Encourage one another with these words, Paul says, and build one another up. At this moment, there are some who need the encouragement of the Word, that as children of the light, their labor is not in vain, regardless of whether they see results or success or fruit at this particular moment. At other times, others need that encouragement. Those who feel it now encourage those who need it now. Those who feel it at other times encourage those who need it at those times. Encourage the grieving; encourage the sick; encourage the suffering; encourage the dying; encourage those who are weighed down by the cares of this world. If you don’t need such encouragement at this moment, the time will come when you will need it. Encourage one another and build one another up, just as the Church has always done, so that none of us slips back into the darkness. You are children of the day, not children of the night.
This word about the coming of the Lord, along with its related hope of the resurrection of the body and the restoration of all things, is a word of encouragement because the Jesus who will come is the Jesus who has already come. The Jesus who will come to judge the living and the dead is the same Jesus who was judged sinful and judged worthy of death, in your place. The Jesus who will come in the glory of His Father with all the angels is the Jesus who came in humility and hidden in the flesh of the virgin. He lived and died in this world of darkness that we know too well, to claim you for His own, because God did not appoint you for wrath, but for the gaining of salvation through our Lord, Jesus Christ.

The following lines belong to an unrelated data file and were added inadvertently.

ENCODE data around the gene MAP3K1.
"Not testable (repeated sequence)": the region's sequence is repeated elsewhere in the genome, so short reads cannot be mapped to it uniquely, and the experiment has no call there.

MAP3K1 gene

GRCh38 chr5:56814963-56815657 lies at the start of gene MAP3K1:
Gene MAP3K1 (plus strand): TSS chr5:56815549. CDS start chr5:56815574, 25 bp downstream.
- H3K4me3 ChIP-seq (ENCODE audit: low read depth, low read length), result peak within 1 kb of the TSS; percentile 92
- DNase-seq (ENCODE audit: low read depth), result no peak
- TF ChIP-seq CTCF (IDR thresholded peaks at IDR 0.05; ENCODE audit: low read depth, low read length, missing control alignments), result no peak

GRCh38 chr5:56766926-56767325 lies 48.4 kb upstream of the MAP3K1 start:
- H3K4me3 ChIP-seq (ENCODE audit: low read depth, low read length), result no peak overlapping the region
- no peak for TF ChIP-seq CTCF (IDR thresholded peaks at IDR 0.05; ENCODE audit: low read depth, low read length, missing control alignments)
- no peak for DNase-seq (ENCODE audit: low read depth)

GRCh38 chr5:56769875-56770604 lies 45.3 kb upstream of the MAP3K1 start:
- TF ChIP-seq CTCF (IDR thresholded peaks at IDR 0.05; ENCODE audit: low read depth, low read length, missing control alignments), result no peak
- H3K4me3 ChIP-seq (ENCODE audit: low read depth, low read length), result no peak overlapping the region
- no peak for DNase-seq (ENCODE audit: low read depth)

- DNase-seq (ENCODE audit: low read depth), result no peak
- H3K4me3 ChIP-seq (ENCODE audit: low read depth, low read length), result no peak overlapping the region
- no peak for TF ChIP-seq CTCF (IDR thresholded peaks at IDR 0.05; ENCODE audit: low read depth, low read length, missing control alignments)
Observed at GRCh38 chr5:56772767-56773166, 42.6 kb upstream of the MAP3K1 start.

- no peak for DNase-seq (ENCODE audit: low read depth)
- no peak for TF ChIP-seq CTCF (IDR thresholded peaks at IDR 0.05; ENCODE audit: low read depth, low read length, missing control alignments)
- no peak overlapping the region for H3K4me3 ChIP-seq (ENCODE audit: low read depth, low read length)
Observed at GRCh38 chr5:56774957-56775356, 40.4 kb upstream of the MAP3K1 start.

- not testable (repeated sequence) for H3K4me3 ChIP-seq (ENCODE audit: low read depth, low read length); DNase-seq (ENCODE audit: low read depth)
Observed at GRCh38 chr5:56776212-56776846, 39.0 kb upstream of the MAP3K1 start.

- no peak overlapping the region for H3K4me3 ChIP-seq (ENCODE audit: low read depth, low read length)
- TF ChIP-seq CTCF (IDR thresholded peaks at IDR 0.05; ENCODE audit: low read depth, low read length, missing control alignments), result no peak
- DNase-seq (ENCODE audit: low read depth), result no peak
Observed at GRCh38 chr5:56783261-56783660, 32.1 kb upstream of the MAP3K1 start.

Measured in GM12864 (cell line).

The prayer for the end of the day, the prayer for the daily rhythm of waking and sleeping, is also the prayer for the end of life, for the rhythm of living and dying. In this way, it is much like Luther’s morning and evening prayers. He says, when you get up in the morning, make the sign of the holy cross and pray. So we pray in the morning, “Keep me this day from sin and every evil, that all my doings and life may please Thee.” And when you go to bed, make the sign of the holy cross and pray. So we pray in the evening, “Forgive me all my sins where I have done wrong and keep me this night.” So we live under the baptismal cross, praying against sin and evil. And so we die under the baptismal cross, praying that God would grant us forgiveness for Jesus’ sake.
This Jesus died for you in order that whether you are awake and watching, or whether you are asleep in death, you live with Him. He is the resurrection and the life—not only then, at the end, on the Day of the Lord, but now, day to day, while we are awake and while we sleep. If we fall asleep in Christ—if we die—we will live in the resurrection; if we are alive when He comes, we will be transformed and never die. Guide us waking, O Lord, and guard us sleeping, that awake we may watch with Christ and asleep we may rest in peace. While we live here, day to day, in the midst of both joy and sorrow, we watch in faith and prayer, hoping in the sure and certain promise. And while we sleep, whether in our graves or in our beds, we rest in peace. We know that the Jesus who will come on that unknown, but not unexpected, day of the Lord is the same Jesus who is present with us today and every day, giving us His Holy Word, His Holy Absolution, His Holy Supper—that awake we may watch with Christ and asleep we may rest in peace.
In the Name of the Father and of the Son and of the Holy Spirit. Amen. “And the peace of God, which surpasses all understanding, will guard your hearts and your minds in Christ Jesus” (Philippians 4:7, ESV). Amen.
– Pr. Timothy Winterstein, 11/18/17